7th Circuit Dismisses ADA Psoriasis Claim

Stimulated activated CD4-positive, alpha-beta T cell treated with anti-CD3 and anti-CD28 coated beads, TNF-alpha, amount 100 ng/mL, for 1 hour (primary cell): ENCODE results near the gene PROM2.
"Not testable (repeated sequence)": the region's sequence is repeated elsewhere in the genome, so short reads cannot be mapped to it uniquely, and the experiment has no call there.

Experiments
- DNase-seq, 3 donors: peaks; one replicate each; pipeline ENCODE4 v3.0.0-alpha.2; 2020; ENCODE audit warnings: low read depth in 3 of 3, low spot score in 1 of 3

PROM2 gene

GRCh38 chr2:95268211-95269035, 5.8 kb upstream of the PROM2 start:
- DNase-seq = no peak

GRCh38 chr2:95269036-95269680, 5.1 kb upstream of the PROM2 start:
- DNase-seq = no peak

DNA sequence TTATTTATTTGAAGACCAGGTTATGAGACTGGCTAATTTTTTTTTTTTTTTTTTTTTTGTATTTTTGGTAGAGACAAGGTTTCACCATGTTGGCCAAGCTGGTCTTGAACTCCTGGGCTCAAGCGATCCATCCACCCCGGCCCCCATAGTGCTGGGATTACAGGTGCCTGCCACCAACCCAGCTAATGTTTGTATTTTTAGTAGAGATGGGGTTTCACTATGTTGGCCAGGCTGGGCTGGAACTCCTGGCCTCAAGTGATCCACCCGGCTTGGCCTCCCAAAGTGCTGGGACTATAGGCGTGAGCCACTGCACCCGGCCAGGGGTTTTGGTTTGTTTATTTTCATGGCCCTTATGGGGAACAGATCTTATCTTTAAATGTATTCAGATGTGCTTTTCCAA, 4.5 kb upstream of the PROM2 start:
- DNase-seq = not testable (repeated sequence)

In Turner v. The Saloon et al., the Seventh Circuit Court of Appeals affirmed the district court’s determination that Psoriasis did not meet the “substantially limiting” element of an ADA protected disability in that case. The Plaintiff argued that his psoriasis substantially limited his ability to walk. He admitted under oath, however, that at worst, his psoriasis periodically causes “severe pain causing him to walk with his legs more astride, appearing as a limp.” When it comes to walking, the Seventh Circuit had previously determined that walking with difficulty is not a significant restriction on walking. Squibb v. Mem’l Med. Ctr., 497 F.3d 775, 785 (7th Cir. 2007). It has also held that  an employee is not disabled when he admitted that he could walk “distances of less than a mile ‘consistently,’ [and] that a mile walk ‘wouldn’t be any problem as long as I’m paying attention to what I’m doing.’ ” Moore v. J.B. Hunt Transp., Inc., 221 F.3d 944, 951 (7th Cir. 2000). Although psoriasis is a bona fide and often serious medical condition, arguments that it limits one’s ability to walk and therefore qualifies as an ADA protected disability, absent a particularly severe or unusual case, will be hard-pressed to succeed.  This doesn’t, however, mean that psoriasis will never qualify as a disability, provided it substantially limits walking or other life activities.


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